The Kogi State Primary Health Care Development Agency (KSPHCDA), has organised a 12-Day training for the Community Health Influencers, Promoters and Services (CHIPS) agents aimed at reducing infant mortality rate and morbidity at the grassroot.
Speaking at the training centre in Lokoja, the State’s Commissioner for Health, Dr Zakari Usman, urged the participants to look beyond the technical content and concentrate on every aspect of the 12 days training.
According to to him, it is not enough for you to know, but you must also be able to transmit the same knowledge to others at the local government level.
”You are being trained as a trainer to be able to train others, so everyday of the 12 days is important.
”I implore you to commit yourselves to the training because the quality of implementation is going to be dependent on what you stepdown at the local level,”Usman said.
He urged the participants to have confident in what they do and ensure that everything was documented for medical history, institutional memories, and for their own safety.
While advising the CHIPS agents to operate within their scope, and not become overly ambitious, Usman charged them to always meet their target expectations and go the extra mile.
The Commissioner assured that he would be part of the team who would monitor the implementation performance.
”So, I want you to commit yourself to these 12 days, and when you get back to the facilities, diligently transfer the knowledge you have learnt to others at the grassroot,” he advised.
Earlier, the Executive Director, KSPHCDA, Dr Abubakar Yakubu, said the CHIPS programme would be first piloted in four out of the 21 local government areas of the state for convenience.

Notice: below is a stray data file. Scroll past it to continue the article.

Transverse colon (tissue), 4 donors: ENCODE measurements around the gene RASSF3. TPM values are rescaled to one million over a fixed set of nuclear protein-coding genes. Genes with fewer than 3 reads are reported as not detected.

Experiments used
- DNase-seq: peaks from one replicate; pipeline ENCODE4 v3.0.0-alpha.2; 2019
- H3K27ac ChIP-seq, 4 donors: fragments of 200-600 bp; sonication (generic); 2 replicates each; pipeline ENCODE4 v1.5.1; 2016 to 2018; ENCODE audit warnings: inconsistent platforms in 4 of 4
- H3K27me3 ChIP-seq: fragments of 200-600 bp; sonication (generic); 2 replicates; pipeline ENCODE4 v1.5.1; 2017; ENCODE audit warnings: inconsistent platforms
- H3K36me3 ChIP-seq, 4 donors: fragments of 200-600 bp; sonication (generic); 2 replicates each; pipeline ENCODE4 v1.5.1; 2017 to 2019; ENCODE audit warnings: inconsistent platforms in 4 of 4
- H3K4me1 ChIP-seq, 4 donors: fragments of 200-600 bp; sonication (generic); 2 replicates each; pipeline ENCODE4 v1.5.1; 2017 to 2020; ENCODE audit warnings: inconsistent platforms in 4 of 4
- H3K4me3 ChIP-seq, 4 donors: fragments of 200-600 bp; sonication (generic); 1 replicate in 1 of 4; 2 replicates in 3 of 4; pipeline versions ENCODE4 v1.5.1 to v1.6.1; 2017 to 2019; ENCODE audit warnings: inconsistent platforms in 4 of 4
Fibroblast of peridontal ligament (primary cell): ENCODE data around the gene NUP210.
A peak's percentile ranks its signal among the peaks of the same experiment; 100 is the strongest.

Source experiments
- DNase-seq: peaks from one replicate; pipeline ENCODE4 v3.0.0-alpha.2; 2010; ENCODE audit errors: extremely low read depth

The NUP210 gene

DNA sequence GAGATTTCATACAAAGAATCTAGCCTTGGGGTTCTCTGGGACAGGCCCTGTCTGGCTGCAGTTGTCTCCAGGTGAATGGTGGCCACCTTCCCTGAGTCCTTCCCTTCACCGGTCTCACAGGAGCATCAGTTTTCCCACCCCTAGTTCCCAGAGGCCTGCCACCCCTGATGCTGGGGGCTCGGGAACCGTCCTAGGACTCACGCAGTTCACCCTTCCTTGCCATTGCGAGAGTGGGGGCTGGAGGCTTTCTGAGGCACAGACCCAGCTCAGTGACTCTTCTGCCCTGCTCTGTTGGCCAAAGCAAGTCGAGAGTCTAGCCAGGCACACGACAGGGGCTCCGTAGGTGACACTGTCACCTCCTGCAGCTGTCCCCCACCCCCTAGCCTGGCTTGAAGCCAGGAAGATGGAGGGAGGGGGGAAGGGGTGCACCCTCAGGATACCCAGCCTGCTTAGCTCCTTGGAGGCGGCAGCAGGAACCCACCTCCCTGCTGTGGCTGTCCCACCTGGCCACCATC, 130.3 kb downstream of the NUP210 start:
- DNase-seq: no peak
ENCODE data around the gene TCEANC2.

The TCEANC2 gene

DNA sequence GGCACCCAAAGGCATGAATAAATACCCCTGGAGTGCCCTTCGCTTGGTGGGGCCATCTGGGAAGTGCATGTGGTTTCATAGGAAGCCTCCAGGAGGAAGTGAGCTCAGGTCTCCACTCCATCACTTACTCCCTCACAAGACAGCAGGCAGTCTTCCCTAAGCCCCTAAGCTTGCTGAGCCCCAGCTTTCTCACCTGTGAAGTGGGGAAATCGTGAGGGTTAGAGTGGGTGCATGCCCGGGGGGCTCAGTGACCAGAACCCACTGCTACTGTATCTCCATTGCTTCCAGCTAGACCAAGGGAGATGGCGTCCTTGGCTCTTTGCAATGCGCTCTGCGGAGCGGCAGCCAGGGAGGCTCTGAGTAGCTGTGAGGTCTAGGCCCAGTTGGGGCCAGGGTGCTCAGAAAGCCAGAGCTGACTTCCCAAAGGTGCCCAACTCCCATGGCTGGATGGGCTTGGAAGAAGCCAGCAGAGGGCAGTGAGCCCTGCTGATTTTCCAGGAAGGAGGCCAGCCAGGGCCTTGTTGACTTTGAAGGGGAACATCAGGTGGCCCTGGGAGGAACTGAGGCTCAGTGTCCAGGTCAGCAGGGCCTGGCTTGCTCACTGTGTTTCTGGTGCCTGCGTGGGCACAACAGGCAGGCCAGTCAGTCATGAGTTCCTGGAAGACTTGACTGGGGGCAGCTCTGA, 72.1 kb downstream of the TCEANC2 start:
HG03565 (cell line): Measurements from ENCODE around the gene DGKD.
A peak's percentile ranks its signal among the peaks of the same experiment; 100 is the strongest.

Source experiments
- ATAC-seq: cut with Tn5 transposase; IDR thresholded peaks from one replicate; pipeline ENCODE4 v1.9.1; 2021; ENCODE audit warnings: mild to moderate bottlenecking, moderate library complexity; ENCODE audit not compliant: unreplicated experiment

According to him, the four LGAs is for convenience for us to pilot and see how effective the inputs we are putting on the program before we now spread out to other LGAs.
”The maternal mortality rate is 576 per 100,000 as far as the indices for Nigeria is concern. For a mother to die because of child bearing is not acceptable anywhere by any standard.
”This is why we are putting all efforts to see that we stem down this tide,” Yakubu said.
He enjoined the participants to perform their functions as CHIPS agents at the LG level, so as to reduce morbidity and mortality rate across the state, and consequently improve the indices.
Also speaking, Hajia Rabi Abdullahi Obaji, the CHIPS’ Focal Person, KSPHCDA, said the essence of the training was to reduce infant mortality rate and morbidity at the grassroot.
She said the CHIPS agents would be at the facility level to sentise, create awareness and acceptability through primary healthcare at the grassroot.
”This is the first time the CHIPS is coming to the state and we are starting with four LGAs, which are: Okene, Bassa, Idah and Yagba West.
”There is index indicator that shows that these four LGAs should be prioritised because of the infant mortality rate in the census record of 2008, 2009, 2010 and 2022,” Obaji said.
One of the participants, Pharm. Onoja Alexander David, said the program was very rich because of the concept behind it which was to achieve the universal health coverage.
”This program is far enriching which teaches the need for CHIPS agents to be able to meet the expected target and even go extra mile at ensuring that the health needs of the people are being met,” he said.
Another participant, Hajia Balikis Mohammed from Okene, said the CHIPS training would enable adequate sensitisation for people to accessing the healthcare facilities at the grassroot.